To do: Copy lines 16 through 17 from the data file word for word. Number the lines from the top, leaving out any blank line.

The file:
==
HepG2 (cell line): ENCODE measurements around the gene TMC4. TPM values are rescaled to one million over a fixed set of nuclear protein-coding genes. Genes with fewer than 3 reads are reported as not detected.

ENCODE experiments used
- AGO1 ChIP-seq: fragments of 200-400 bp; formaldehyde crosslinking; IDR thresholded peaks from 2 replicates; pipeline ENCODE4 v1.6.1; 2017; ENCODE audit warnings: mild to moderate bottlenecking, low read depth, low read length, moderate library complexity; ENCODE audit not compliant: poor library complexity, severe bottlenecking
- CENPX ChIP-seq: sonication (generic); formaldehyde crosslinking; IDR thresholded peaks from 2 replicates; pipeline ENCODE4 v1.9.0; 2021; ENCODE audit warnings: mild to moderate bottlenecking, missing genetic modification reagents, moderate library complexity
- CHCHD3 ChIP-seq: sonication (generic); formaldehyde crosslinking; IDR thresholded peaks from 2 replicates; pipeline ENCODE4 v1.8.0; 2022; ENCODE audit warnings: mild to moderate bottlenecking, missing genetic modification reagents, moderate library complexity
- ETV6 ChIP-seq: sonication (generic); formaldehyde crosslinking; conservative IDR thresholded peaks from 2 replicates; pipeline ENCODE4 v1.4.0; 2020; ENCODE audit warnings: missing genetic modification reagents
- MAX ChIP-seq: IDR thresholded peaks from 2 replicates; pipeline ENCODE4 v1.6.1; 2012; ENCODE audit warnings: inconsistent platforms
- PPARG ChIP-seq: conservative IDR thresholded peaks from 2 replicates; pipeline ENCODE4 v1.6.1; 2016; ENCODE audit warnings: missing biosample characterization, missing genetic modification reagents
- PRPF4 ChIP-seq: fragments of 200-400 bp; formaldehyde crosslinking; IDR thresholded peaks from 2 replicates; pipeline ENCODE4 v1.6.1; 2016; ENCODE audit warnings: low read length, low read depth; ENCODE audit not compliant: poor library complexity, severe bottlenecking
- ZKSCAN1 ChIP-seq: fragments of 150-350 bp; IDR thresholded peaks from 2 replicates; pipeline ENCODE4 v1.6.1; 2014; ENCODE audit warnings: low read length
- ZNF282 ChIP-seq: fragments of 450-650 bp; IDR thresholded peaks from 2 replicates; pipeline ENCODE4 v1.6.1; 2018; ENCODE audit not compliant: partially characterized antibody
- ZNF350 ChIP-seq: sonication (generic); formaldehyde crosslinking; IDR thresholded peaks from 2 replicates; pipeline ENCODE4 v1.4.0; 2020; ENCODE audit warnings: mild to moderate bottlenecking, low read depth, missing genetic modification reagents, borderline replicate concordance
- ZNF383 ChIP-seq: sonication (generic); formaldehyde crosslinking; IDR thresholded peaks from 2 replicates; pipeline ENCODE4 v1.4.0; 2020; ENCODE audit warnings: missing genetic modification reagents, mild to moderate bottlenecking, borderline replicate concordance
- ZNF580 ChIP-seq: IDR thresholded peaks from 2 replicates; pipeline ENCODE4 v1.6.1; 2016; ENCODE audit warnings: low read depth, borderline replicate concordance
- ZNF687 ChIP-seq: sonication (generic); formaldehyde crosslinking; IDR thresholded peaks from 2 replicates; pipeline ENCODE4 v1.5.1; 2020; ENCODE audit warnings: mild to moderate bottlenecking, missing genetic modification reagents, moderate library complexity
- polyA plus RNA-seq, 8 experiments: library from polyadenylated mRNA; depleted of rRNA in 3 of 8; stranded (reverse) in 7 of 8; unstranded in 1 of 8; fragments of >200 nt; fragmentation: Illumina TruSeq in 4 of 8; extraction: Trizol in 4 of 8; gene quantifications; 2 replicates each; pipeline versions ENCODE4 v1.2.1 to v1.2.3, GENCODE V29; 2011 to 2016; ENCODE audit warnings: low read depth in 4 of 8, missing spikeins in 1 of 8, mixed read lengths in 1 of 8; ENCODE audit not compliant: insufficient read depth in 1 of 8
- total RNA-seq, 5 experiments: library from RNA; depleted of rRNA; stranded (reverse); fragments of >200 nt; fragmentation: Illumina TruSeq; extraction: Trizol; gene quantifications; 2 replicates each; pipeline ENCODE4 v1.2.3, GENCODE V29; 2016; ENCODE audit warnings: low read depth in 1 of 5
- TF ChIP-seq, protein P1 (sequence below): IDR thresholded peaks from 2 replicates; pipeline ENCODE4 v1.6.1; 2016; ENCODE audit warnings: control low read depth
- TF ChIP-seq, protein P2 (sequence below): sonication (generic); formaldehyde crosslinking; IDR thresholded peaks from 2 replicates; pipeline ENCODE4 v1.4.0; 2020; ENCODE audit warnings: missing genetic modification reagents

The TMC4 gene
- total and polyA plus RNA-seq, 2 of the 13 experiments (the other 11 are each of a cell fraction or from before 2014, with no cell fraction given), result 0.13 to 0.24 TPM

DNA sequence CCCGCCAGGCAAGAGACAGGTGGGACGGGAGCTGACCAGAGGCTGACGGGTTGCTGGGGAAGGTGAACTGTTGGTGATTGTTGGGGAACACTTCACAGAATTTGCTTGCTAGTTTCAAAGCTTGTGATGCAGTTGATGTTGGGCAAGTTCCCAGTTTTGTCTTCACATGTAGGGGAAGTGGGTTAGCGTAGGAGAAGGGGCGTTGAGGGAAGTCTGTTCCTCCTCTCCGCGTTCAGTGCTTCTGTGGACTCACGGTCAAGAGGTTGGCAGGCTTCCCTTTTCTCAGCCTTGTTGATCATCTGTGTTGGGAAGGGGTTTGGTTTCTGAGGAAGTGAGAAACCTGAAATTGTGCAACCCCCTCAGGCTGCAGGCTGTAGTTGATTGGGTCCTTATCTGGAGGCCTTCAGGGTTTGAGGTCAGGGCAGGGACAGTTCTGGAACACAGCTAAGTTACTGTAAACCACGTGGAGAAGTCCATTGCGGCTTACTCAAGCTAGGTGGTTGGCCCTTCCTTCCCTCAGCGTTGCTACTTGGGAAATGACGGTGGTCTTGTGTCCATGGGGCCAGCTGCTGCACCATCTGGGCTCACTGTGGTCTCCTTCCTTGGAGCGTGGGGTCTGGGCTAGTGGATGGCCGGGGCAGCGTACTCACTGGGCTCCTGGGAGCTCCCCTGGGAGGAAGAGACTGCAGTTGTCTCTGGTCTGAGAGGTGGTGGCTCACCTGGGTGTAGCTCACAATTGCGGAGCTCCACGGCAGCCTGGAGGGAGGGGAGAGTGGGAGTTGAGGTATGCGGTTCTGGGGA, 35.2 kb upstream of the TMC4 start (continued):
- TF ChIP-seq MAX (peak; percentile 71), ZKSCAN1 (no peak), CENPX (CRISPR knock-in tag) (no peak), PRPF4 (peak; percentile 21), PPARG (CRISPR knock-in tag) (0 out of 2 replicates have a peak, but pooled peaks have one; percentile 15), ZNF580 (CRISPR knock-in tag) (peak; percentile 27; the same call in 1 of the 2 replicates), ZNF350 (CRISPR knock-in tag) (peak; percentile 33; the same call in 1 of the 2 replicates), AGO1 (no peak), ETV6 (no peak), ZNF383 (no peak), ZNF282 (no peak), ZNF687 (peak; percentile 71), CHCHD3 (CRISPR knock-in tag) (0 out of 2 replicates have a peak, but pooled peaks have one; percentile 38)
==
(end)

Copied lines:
- polyA plus RNA-seq, 8 experiments: library from polyadenylated mRNA; depleted of rRNA in 3 of 8; stranded (reverse) in 7 of 8; unstranded in 1 of 8; fragments of >200 nt; fragmentation: Illumina TruSeq in 4 of 8; extraction: Trizol in 4 of 8; gene quantifications; 2 replicates each; pipeline versions ENCODE4 v1.2.1 to v1.2.3, GENCODE V29; 2011 to 2016; ENCODE audit warnings: low read depth in 4 of 8, missing spikeins in 1 of 8, mixed read lengths in 1 of 8; ENCODE audit not compliant: insufficient read depth in 1 of 8
- total RNA-seq, 5 experiments: library from RNA; depleted of rRNA; stranded (reverse); fragments of >200 nt; fragmentation: Illumina TruSeq; extraction: Trizol; gene quantifications; 2 replicates each; pipeline ENCODE4 v1.2.3, GENCODE V29; 2016; ENCODE audit warnings: low read depth in 1 of 5